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United States Department of Agriculture

Agricultural Research Service

Research Project: BIOLOGY, GENOMICS, AND INTEGRATED PEST MANAGEMENT OF INVASIVE ANTS

Location: Imported Fire Ant and Household Insects

Title: Host specificity testing of the Solenopsis fire ant (Hymenoptera:Formicidae) pathogen, Kneallhazia (=Thelohania) solenopsae (Microsporidia:Thelohaniidae), in Florida

Authors
item OI, DAVID
item VALLES, STEVEN

Submitted to: Florida Entomologist
Publication Type: Peer Reviewed Journal
Publication Acceptance Date: March 3, 2012
Publication Date: March 4, 2012
Citation: Oi, D.H., Valles, S.M. 2012. Host specificity testing of the Solenopsis fire ant (Hymenoptera:Formicidae) pathogen, Kneallhazia (=Thelohania) solenopsae (Microsporidia:Thelohaniidae), in Florida. Florida Entomologist. 95(2):509-512.

Interpretive Summary: Studies were conducted by scientists at the USDA-ARS Center for Medical, Agricultural, and Veterinary Entomology to ascertain the host specificity of the fire ant pathogen Kneallhazia solenopsae on ants in the U.S. Their objective was to indicate possible transmission to native and non-target species. In addition, there was interest to determine the potential of K. solenopsae to control other pest ants. The pathogen was not detected in 47 samples that contained 9 non-red imported fire ant species and a total of 308 ants. Ants were collected from three field sites where K. solenopsae was present at the time of sampling. Infections also were not detected in 23 laboratory colonies of six, non-red imported fire ant species that were inoculated with K. solenopsae. Thus, K. solenopsae transmission to other ants was not evident in the field and laboratory testing.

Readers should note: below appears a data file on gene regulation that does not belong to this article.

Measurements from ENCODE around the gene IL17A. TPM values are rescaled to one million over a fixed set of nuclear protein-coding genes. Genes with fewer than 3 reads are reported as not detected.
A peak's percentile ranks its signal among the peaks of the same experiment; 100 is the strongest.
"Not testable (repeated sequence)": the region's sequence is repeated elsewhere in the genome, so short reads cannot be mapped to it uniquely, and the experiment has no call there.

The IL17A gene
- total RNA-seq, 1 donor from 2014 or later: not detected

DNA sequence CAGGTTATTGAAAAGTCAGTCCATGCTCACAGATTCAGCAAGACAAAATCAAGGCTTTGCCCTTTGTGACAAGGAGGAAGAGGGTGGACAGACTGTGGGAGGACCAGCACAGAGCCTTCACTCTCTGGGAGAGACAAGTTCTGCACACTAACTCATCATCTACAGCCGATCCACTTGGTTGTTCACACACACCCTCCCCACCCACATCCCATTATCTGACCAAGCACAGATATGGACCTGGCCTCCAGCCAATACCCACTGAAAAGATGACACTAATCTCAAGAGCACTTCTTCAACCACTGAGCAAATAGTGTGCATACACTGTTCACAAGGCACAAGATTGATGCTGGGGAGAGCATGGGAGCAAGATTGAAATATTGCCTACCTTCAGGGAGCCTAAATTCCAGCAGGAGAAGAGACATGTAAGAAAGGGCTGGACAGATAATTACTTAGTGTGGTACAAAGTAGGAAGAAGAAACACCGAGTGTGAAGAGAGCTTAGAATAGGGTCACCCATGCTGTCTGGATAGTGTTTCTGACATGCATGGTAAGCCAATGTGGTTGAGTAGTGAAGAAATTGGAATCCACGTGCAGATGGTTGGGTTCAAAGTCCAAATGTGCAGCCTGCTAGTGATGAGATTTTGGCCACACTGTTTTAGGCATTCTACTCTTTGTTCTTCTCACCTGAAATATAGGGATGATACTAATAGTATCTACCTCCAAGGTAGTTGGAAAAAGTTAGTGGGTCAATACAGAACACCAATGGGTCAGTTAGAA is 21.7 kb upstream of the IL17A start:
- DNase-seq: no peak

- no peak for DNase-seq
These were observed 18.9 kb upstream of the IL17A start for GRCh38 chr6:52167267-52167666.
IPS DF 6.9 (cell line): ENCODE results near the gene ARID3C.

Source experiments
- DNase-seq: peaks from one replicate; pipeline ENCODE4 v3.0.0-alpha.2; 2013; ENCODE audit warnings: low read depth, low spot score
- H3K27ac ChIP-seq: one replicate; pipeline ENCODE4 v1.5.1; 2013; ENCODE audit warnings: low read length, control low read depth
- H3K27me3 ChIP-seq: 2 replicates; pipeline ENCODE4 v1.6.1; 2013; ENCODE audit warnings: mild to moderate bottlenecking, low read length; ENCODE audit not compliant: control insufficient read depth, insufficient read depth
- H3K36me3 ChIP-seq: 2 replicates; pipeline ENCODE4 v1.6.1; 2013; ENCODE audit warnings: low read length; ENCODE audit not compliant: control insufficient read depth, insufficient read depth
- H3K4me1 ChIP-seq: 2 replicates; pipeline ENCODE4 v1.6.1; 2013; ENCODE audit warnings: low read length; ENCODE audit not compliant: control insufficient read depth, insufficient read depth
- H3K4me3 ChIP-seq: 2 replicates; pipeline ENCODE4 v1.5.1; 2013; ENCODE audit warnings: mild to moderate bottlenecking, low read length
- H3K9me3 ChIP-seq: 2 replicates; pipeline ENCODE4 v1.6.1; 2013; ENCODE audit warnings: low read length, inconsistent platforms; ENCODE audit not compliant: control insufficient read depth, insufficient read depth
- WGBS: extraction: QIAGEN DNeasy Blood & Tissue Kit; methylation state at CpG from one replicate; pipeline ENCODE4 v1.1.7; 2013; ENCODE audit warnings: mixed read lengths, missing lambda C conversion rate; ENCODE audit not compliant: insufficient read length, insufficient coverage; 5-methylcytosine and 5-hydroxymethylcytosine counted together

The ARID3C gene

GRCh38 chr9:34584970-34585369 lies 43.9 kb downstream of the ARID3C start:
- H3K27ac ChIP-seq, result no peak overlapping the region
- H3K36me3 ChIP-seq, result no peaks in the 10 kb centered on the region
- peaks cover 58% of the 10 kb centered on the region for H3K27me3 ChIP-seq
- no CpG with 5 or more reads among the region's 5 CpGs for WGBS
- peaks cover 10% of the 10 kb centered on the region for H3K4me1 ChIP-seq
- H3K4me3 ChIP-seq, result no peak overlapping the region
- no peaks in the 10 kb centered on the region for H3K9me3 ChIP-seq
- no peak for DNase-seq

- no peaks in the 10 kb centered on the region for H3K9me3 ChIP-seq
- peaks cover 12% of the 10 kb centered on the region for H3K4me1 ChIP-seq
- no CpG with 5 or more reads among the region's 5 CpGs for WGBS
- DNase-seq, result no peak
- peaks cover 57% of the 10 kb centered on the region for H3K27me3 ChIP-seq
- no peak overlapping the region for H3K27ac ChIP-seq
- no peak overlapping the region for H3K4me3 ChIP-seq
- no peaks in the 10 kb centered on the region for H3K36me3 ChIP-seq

Technical Abstract: Post-entry host specificity testing was conducted on ants in Florida for the fire ant pathogen Kneallhazia solenopsae to determine transmission potential to native and non-target species. In addition, there was interest to assess the potential of K. solenopsae to control other pest ants. The pathogen was not detected in 47 samples that contained 9 non-S. invicta species and a total of 308 ants. Ants were collected from three field sites where K. solenopsae was present at the time of sampling. These sites were either at or within 0.7 km of an area where K. solenopsae was observed 12 years earlier. Infections also were not detected in 23 laboratory colonies of six, non-S. invicta ant species that were inoculated with K. solenopsae. Thus, K. solenopsae transmission to non-S. invicta ants was not evident in our field and laboratory testing.

Last Modified: 9/29/2014
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